Contributed Programs

S3QL comes with a few contributed programs that are not part of the core distribution (and are therefore not installed automatically by default), but which may nevertheless be useful. These programs are in the contrib directory of the source distribution or in /usr/share/doc/s3ql/contrib if you installed S3QL from a package.

This program measures S3QL write performance, uplink bandwidth and compression speed to determine the limiting factor. It also gives recommendation for compression algorithm and number of upload threads to achieve maximum performance. is a wrapper program that starts several rsync processes to copy directory trees in parallel. This is important because transferring files in parallel significantly enhances performance when copying data from an S3QL file system (see Improving copy performance for details).

To recursively copy the directory /mnt/home-backup into /home/joe using 8 parallel processes and preserving permissions, you would execute -a --processes=8 /mnt/home-backup/ /home/joe

This is an example script that demonstrates how to set up a simple but powerful backup solution using S3QL and rsync.

The script automates the following steps:

  1. Mount the file system

  2. Replicate the previous backup with s3qlcp

  3. Update the new copy with the data from the backup source using rsync

  4. Make the new backup immutable with s3qllock

  5. Delete old backups that are no longer needed

  6. Unmount the file system

The backups are stored in directories of the form YYYY-MM-DD_HH:mm:SS and the command is used to delete old backups. is a program to intelligently remove old backups that are no longer needed.

To define what backups you want to keep for how long, you define a number of age ranges. expire_backups ensures that you will have at least one backup in each age range at all times. It will keep exactly as many backups as are required for that and delete any backups that become redundant.

Age ranges are specified by giving a list of range boundaries in terms of backup cycles. Every time you create a new backup, the existing backups age by one cycle.

Example: when expire_backups is called with the age range definition 1 3 7 14 31, it will guarantee that you always have the following backups available:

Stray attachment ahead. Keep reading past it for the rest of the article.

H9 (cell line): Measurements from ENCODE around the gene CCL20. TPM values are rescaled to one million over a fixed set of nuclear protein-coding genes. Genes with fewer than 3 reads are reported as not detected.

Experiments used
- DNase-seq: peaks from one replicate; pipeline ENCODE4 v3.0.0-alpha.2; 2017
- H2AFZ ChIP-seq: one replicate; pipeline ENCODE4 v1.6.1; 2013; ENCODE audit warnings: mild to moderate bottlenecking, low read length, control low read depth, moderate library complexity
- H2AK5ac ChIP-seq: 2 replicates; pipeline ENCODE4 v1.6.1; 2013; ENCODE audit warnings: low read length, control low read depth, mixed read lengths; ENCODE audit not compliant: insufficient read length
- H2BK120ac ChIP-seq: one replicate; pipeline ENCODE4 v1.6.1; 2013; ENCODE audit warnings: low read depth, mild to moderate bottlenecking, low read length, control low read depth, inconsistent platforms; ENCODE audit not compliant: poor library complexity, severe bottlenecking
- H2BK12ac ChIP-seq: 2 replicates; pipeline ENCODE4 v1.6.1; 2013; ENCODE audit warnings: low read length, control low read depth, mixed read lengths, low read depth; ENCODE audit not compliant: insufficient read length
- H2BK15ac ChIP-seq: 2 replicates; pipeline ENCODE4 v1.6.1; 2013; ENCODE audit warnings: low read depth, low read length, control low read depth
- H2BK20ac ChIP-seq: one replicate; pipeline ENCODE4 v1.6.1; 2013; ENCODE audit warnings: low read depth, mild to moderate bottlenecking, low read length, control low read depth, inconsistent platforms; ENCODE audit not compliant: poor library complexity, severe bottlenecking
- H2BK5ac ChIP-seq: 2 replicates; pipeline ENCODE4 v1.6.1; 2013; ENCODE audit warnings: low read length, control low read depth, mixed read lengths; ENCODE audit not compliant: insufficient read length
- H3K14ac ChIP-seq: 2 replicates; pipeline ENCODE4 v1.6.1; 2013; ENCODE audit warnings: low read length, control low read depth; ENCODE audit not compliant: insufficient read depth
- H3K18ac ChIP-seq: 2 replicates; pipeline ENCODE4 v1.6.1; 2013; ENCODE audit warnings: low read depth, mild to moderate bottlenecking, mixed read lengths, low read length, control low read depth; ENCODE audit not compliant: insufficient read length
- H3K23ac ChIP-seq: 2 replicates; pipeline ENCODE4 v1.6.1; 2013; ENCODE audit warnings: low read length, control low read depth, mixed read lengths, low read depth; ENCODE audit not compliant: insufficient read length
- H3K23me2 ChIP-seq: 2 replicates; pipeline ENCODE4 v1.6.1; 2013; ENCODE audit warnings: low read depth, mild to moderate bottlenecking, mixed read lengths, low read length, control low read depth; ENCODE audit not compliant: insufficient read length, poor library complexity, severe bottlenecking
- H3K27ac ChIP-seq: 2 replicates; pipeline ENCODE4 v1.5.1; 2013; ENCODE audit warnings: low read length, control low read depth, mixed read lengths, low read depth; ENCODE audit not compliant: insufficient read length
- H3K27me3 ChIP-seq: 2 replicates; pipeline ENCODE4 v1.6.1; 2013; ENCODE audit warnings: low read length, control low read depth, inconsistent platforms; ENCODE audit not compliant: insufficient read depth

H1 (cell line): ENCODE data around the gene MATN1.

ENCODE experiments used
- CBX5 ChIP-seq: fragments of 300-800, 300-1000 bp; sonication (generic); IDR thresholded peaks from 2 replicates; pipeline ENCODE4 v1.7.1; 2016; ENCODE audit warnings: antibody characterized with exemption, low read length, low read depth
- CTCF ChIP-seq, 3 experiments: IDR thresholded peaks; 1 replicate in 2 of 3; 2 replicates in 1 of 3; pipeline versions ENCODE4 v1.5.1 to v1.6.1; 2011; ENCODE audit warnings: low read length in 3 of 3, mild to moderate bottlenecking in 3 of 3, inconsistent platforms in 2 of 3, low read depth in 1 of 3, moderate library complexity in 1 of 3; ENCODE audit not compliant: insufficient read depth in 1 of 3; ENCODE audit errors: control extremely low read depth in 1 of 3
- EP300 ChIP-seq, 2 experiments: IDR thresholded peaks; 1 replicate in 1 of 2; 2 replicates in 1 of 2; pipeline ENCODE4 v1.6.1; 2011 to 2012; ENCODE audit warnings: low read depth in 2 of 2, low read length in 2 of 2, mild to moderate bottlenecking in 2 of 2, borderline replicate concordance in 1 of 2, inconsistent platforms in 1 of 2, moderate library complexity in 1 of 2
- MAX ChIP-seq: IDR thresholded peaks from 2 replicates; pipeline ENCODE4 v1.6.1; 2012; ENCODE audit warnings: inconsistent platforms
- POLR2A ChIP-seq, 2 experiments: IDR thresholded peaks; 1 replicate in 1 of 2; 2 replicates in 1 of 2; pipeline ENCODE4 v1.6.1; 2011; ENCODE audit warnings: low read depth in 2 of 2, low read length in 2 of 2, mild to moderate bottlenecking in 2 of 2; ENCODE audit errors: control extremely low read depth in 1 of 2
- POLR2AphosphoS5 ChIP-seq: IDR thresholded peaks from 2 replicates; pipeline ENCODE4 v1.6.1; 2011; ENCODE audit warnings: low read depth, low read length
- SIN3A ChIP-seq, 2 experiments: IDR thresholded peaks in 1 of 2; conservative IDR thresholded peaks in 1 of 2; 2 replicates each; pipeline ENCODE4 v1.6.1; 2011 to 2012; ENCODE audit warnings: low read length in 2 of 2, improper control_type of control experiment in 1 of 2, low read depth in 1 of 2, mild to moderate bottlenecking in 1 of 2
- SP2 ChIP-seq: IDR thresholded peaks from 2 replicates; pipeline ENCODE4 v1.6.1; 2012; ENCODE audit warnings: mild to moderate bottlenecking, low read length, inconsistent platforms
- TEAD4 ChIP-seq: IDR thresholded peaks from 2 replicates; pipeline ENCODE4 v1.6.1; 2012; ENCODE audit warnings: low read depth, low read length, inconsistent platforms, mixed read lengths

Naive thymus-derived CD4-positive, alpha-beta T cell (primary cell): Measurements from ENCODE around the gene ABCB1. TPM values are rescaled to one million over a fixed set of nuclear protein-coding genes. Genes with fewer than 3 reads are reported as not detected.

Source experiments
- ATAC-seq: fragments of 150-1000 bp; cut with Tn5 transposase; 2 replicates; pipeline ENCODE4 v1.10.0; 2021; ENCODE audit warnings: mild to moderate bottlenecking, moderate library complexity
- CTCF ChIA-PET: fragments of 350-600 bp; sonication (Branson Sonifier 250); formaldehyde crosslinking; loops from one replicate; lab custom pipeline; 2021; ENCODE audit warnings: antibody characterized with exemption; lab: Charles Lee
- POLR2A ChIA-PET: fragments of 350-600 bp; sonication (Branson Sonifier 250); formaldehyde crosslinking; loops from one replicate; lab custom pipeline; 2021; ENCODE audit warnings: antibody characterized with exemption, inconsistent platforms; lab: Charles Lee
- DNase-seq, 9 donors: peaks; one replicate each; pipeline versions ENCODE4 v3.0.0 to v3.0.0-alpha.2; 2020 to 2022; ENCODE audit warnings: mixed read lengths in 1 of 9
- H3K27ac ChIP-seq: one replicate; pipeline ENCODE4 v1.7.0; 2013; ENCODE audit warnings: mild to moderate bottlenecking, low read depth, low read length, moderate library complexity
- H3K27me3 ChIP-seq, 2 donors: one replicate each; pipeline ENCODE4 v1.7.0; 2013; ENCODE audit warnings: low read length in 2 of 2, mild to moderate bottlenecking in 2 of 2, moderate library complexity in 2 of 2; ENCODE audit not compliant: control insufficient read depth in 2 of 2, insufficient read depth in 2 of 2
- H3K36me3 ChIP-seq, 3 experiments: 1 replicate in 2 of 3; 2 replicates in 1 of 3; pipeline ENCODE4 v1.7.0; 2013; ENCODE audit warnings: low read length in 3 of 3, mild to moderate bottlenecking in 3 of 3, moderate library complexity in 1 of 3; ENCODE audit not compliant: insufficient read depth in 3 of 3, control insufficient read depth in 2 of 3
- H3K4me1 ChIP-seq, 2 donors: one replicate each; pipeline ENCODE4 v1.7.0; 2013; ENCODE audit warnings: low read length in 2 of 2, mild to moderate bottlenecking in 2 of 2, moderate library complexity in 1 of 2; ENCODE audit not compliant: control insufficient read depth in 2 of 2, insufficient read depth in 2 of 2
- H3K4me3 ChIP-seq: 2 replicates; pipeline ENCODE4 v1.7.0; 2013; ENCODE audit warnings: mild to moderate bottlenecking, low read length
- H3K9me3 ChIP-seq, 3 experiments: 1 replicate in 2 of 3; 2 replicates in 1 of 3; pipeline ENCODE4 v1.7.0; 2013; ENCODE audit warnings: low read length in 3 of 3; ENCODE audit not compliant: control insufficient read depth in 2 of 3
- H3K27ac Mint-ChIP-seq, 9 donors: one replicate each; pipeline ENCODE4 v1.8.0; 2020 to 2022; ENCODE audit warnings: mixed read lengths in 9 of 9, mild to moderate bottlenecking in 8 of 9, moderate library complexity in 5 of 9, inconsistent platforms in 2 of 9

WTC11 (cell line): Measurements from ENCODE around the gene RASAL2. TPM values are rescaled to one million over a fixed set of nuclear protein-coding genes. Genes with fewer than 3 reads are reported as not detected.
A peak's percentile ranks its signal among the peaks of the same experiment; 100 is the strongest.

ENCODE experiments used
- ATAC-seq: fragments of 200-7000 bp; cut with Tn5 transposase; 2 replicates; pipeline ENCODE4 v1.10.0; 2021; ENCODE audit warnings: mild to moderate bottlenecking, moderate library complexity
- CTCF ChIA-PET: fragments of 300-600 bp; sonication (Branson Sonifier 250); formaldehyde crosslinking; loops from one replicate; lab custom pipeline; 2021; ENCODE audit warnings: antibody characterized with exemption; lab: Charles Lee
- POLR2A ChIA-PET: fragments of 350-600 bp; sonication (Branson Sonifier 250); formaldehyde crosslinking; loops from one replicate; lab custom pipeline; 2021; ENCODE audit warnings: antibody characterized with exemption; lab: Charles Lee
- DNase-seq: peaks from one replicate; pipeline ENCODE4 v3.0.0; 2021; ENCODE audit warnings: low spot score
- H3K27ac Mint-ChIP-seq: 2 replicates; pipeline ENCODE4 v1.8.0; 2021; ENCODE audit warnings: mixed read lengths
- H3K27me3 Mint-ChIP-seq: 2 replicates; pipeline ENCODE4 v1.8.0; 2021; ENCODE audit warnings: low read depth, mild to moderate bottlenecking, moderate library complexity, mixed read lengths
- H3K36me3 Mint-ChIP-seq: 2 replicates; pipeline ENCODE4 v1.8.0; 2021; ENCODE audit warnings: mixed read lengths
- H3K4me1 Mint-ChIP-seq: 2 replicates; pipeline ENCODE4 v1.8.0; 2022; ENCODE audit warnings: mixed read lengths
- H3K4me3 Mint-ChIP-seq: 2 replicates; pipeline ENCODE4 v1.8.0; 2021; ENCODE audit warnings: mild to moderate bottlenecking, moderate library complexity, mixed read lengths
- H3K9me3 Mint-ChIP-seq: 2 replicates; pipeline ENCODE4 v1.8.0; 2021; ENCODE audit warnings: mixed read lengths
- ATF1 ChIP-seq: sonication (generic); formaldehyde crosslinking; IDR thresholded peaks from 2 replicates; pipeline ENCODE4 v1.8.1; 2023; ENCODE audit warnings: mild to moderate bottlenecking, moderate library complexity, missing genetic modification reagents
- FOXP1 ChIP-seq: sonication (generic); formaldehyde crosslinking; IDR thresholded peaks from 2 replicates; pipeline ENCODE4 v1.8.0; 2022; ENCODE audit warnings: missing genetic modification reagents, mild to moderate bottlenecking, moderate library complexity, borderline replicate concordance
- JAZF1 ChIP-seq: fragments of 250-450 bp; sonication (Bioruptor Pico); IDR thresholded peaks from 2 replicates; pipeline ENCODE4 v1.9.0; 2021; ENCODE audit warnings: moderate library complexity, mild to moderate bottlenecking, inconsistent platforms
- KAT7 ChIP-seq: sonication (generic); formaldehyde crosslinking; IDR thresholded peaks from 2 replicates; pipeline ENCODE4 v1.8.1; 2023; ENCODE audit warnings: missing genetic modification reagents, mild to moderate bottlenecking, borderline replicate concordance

1. A backup that is 0 to 1 cycles old (i.e, the most recent backup)

  2. A backup that is 1 to 3 cycles old

  3. A backup that is 3 to 7 cycles old

  4. A backup that is 7 to 14 cycles old

  5. A backup that is 14 to 31 cycles old


If you do backups in fixed intervals, then one cycle will be equivalent to the backup interval. The advantage of specifying the age ranges in terms of backup cycles rather than days or weeks is that it allows you to gracefully handle irregular backup intervals. Imagine that for some reason you do not turn on your computer for one month. Now all your backups are at least a month old, and if you had specified the above backup strategy in terms of absolute ages, they would all be deleted! Specifying age ranges in terms of backup cycles avoids these sort of problems.

expire_backups usage is simple. It requires backups to be stored in directories of the form year-month-day_hour:minute:seconds (YYYY-MM-DD_HH:mm:ss) and works on all backups in the current directory. So for the above backup strategy, the correct invocation would be: 1 3 7 14 31

When storing your backups on an S3QL file system, you probably want to specify the --use-s3qlrm option as well. This tells expire_backups to use the s3qlrm command to delete directories.

expire_backups uses a “state file” to keep track which backups are how many cycles old (since this cannot be inferred from the dates contained in the directory names). The standard name for this state file is .expire_backups.dat. If this file gets damaged or deleted, expire_backups no longer knows the ages of the backups and refuses to work. In this case you can use the --reconstruct-state option to try to reconstruct the state from the backup dates. However, the accuracy of this reconstruction depends strongly on how rigorous you have been with making backups (it is only completely correct if the time between subsequent backups has always been exactly the same), so it’s generally a good idea not to tamper with the state file.

For a full list of available options, run --help. is a program to remove a list of objects from a storage backend. Since it acts on the backend-level, the backend need not contain an S3QL file system.